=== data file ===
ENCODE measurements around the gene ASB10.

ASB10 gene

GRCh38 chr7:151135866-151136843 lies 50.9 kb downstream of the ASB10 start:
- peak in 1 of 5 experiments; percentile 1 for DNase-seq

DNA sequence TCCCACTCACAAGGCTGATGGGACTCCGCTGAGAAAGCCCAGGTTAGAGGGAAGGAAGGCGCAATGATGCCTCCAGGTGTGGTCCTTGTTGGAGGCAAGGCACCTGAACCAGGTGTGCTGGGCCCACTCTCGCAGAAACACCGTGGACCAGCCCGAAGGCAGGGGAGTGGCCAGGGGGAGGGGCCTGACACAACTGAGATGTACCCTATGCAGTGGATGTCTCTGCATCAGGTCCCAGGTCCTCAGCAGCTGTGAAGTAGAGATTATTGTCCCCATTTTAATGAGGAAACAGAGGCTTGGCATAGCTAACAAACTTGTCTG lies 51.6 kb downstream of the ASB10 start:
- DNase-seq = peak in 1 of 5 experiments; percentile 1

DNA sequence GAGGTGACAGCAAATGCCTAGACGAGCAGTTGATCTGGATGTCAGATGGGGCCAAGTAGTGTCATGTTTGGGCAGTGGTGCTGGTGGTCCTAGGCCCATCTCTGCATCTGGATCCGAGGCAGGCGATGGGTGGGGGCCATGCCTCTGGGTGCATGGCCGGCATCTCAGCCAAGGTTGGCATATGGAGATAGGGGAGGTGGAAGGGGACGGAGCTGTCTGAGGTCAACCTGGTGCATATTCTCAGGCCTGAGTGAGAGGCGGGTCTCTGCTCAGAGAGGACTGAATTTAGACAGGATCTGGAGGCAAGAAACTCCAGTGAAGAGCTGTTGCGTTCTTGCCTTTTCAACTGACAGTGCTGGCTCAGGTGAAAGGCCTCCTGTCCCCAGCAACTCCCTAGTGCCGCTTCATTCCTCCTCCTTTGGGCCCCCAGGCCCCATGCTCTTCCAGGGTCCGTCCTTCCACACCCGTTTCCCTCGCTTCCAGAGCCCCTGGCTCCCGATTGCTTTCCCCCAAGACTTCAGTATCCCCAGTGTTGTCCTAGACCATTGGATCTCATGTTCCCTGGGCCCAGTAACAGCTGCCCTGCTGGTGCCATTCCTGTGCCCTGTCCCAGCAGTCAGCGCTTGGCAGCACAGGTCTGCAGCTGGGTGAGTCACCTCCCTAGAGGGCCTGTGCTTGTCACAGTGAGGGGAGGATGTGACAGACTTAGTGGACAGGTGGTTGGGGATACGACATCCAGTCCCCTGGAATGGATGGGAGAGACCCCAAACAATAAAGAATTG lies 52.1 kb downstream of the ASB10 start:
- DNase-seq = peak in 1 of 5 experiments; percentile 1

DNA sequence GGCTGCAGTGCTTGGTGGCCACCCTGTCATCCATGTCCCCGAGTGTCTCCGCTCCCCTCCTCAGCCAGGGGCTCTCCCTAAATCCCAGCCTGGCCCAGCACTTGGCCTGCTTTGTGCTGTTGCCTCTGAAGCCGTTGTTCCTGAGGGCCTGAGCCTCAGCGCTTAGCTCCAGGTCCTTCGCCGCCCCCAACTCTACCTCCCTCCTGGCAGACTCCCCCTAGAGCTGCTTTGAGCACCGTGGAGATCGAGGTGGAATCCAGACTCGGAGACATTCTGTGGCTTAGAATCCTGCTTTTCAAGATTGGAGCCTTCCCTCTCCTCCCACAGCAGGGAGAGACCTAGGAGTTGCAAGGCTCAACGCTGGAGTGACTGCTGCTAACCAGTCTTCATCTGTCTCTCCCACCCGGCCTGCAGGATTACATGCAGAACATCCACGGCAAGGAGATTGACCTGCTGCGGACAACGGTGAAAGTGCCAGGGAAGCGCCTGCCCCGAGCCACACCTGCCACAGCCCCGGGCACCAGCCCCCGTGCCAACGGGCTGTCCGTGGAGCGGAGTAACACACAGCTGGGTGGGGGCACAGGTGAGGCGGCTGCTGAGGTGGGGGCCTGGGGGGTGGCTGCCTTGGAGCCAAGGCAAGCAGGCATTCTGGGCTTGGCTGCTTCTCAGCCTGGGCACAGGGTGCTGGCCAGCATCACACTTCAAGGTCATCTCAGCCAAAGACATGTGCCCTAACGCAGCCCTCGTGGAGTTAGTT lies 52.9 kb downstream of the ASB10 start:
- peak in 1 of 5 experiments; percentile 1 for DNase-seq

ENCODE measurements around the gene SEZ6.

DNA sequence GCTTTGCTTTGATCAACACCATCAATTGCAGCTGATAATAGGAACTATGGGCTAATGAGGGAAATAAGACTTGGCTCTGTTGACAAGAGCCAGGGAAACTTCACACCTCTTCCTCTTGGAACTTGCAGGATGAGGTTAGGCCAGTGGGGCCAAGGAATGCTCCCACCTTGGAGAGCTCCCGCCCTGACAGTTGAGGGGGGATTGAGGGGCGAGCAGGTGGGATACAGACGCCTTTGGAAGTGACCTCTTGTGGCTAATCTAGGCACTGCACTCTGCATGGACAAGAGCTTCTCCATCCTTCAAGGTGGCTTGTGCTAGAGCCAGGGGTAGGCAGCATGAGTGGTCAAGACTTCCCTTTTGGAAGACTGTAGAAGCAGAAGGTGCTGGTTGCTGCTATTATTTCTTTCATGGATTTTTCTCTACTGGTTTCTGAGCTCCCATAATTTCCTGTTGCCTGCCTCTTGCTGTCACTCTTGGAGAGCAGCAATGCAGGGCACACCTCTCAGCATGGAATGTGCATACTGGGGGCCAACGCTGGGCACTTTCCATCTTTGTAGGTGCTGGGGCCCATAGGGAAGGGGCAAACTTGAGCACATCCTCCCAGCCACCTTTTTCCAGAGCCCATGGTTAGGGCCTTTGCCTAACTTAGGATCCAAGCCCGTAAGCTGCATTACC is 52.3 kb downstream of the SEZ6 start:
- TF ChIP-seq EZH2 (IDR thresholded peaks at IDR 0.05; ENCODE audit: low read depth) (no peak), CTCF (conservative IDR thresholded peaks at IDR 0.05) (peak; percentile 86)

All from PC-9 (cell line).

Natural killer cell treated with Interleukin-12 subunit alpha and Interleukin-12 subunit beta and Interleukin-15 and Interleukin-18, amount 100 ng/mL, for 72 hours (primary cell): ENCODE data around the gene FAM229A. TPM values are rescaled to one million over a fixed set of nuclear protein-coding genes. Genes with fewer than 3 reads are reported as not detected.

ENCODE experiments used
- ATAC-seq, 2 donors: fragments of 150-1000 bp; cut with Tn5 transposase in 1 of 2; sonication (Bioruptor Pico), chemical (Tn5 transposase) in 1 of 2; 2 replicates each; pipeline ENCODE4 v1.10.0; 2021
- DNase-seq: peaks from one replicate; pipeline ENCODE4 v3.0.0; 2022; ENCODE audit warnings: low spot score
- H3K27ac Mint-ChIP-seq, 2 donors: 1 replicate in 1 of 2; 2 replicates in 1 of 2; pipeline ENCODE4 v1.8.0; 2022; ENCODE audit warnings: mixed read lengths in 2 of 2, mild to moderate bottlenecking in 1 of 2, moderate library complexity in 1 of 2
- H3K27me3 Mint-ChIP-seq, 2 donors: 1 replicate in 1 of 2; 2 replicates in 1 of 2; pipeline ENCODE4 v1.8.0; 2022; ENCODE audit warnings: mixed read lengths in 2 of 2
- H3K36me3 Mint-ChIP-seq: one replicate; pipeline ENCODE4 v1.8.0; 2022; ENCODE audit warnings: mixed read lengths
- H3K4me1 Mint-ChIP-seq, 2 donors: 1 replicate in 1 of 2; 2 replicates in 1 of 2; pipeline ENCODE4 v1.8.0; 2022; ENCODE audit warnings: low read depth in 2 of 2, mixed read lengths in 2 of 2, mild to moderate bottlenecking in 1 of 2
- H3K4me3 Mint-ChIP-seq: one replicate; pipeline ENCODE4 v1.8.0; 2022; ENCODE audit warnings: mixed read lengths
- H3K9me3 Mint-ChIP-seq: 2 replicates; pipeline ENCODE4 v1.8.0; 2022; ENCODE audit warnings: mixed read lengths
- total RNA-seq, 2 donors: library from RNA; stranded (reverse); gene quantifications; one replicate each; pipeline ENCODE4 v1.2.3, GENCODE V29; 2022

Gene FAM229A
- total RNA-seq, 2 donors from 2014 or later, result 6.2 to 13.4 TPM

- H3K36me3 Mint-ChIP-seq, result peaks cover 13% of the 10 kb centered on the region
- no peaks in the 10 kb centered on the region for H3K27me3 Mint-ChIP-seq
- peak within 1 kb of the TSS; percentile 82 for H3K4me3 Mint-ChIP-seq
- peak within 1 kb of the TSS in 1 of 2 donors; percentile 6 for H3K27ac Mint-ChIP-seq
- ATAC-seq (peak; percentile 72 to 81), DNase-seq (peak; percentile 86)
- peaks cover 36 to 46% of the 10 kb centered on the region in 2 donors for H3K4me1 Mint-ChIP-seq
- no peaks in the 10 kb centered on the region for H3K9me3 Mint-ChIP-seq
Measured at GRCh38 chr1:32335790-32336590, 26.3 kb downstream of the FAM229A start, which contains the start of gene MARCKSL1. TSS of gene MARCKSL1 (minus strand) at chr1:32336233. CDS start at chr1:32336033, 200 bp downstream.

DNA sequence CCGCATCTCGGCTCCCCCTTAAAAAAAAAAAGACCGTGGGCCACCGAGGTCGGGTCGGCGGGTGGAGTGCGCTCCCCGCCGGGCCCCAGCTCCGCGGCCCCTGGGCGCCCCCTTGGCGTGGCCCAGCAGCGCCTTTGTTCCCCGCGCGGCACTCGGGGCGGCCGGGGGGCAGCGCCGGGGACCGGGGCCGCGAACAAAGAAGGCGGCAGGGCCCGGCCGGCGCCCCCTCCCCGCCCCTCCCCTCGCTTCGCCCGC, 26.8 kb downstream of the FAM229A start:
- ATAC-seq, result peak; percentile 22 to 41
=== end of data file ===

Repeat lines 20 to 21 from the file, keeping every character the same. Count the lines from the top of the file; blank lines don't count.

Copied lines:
- H3K27me3 Mint-ChIP-seq, 2 donors: 1 replicate in 1 of 2; 2 replicates in 1 of 2; pipeline ENCODE4 v1.8.0; 2022; ENCODE audit warnings: mixed read lengths in 2 of 2
- H3K36me3 Mint-ChIP-seq: one replicate; pipeline ENCODE4 v1.8.0; 2022; ENCODE audit warnings: mixed read lengths